Review Summary: We're all doomed. Deal with it
In a world gone mad there are many easy targets: the economy, weak governments, bloated consumerism, Sputnik’s users and much more besides. Andrew Falkous and his bandmates in both Future Of The Left (FotL) and his former group Mclusky have utilised abstract thought, words and instrumentation in an attempt to understand and convey their personal thoughts and the wider world around them. In other words, they’re clever people. People like this are misunderstood frequently and easily. Pitchfork squeezed out a typically piss-poor review of this record, the author displaying as much adherence to the concept of critical analysis as a dead wolf. He missed the point to an embarrassing degree. Indeed, he missed the point so much it drew a stinging rebuke from Falkous in the form of a blog post, to many people’s amusement.
…but with a record called The Plot Against Common Sense
, surely it’s asking to be analysed with an academic fervour? With tracks named “Sheena Is A T-Shirt Salesman”, “Failed Olympic Bid” and “Sorry Dad, I Was Late For The Riots” you’re putting your neck on the line and trying to pin down the counter culture zeitgeist, wrapping up a nation’s collective image and perceptions at that point in time. Right?
Well, erm, maybe. FotL have already stated on Twitter that “Sorry Dad, I Was Late For The Riots” isn’t about morons like Otis Ferry and Charlie Gilmour; white, dreadlocked and with a misguided sense of social justice. In essence, it’s as much about these people as “Arming Eritrea” from their last LP is about…well, arming Eritrea.
It makes this reviewing lark difficult for people like us. Sure, I could sit here and say something vague about how the bassline on “Beneath The Waves Of An Ocean” is superb in its simplicity and tone (which it really is). I could also sit here and say that “Sheena Is A T-Shirt Salesman” ‘is one of the most exciting and addictive songs I’ve heard for years’ (Oh…I just did). Certainly, it’s their most accessible record both musically and lyrically, and ideally the catalyst for wider recognition for a group that actually really, really, really deserve it. When you write review after review about bands and records you might not even care about, it’s hard to contain your excitement when a group with brains, steels and balls give you something to listen to. Over-excitement can lead to misinterpretation. Pitchfork’s reviewer was struck down with a case of cynicalbitterhackitis, so he’s the exception to the rule.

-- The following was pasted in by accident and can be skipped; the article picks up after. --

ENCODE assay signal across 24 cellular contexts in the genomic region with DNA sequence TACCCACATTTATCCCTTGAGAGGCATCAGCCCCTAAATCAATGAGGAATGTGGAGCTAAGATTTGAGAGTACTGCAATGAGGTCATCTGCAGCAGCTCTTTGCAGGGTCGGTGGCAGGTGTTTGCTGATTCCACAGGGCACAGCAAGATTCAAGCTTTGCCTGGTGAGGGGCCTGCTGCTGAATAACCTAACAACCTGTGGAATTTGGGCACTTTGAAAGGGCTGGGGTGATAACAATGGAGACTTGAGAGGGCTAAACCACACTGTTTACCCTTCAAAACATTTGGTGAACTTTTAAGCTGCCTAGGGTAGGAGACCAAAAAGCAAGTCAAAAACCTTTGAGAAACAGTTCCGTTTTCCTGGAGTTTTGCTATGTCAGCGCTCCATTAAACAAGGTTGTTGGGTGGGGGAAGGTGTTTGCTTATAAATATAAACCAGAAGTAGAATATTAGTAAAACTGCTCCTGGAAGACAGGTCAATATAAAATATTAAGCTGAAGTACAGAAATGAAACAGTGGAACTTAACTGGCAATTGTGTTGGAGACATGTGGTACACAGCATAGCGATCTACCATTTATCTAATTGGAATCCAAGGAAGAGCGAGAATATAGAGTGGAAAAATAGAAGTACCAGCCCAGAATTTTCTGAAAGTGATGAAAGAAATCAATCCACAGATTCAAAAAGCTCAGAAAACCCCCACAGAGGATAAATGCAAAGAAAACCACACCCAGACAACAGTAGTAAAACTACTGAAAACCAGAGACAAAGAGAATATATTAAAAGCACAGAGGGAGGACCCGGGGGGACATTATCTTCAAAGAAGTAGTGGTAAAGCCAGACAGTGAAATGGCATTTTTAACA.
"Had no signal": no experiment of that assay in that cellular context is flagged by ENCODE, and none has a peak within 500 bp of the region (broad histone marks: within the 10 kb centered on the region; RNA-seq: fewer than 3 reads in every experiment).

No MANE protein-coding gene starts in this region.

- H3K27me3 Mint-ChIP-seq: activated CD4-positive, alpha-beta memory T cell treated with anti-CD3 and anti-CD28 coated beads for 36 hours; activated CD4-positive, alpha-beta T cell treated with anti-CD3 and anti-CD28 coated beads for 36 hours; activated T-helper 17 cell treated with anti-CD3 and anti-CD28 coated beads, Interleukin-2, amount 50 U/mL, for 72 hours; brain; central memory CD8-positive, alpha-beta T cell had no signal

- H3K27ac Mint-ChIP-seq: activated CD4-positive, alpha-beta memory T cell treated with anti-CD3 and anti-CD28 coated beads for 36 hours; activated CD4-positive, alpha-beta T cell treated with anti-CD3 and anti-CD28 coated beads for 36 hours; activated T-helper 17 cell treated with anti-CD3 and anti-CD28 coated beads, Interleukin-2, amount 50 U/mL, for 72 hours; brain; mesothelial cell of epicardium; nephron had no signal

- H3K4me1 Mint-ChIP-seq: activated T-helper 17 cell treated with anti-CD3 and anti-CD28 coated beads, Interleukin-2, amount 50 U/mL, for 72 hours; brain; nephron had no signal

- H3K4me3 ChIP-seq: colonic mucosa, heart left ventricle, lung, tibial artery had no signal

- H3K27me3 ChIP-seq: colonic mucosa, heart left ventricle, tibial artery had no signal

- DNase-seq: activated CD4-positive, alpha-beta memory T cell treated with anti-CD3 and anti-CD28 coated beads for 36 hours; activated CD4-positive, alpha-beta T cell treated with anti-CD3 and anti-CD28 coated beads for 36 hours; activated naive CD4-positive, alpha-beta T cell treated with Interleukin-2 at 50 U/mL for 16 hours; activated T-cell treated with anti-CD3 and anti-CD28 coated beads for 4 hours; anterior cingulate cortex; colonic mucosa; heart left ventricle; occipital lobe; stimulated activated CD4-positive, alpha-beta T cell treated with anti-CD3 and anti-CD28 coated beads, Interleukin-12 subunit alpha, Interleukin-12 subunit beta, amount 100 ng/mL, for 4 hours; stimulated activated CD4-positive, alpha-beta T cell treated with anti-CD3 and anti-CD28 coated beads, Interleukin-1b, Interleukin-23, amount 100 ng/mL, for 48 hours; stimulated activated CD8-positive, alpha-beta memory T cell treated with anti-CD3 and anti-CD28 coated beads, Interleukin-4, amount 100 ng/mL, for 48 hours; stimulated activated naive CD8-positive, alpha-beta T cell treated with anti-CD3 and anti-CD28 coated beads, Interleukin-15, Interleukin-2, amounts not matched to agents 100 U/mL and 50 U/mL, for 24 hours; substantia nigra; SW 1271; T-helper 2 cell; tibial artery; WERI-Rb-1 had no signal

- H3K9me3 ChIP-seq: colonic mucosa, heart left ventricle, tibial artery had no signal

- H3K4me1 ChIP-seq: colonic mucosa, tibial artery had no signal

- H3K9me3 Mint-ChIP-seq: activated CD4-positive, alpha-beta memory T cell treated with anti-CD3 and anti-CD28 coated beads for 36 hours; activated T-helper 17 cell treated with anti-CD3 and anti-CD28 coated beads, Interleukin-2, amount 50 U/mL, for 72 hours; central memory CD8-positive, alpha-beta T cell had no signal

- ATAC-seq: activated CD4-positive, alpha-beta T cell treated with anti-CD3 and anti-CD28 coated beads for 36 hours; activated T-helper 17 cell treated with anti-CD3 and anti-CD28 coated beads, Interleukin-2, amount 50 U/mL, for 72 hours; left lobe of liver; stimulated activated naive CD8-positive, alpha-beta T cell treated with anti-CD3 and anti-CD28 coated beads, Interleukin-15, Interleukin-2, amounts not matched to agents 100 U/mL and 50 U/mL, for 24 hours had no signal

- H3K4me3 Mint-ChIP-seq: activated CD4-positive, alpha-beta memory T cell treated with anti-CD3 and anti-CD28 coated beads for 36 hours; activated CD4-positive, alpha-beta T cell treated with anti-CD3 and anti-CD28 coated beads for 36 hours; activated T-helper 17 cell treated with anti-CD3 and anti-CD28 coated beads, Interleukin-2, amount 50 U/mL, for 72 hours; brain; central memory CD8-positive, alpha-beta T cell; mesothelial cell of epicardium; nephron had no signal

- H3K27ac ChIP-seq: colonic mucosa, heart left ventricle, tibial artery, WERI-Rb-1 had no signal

For example, their take on this record concluded that “Robocop 4 – F*ck Off Robocop” is a complete misfire and unfunny. Sure, music criticism is subjective but our man here has it plain WRONG. Billy Corgan being cast as a villain in a fictional Harry Potter film isn’t rubbish. It’s funny and scarily feasible. “Sheena Is A T-Shirt Salesman” is (has to be?) a barbed comment on the remorseless rape and desecration of punk’s corpse; Clash, Ramones and Pistols shirts now being worn by a bunch of Nathan Barleys, dribbling airhead fashionistas, who think “Blitzkrieg Bop” is a type of energy drink. “Camp Cappuccino” could
be about the proliferation of coffee culture that has so lazily slithered into our lives. Maybe it isn’t, but we wouldn’t begrudge Falkous the notion that is actually is.
…and this is what makes the album such an interesting document. We live in an age wherein reality frequently trumps satire. Instead of filing reports from an alternate universe, Falkous is now speaking from a mere parallel world. We can relate to these odes to madness, unease and frustration. We finally know what the hell he’s on about! That’s us! Forget your black metal and all that other bombastic crap, THIS is the real soundtrack to the apocalypse. It’s one that we’re all gratefully sliding towards slowly and perpetually.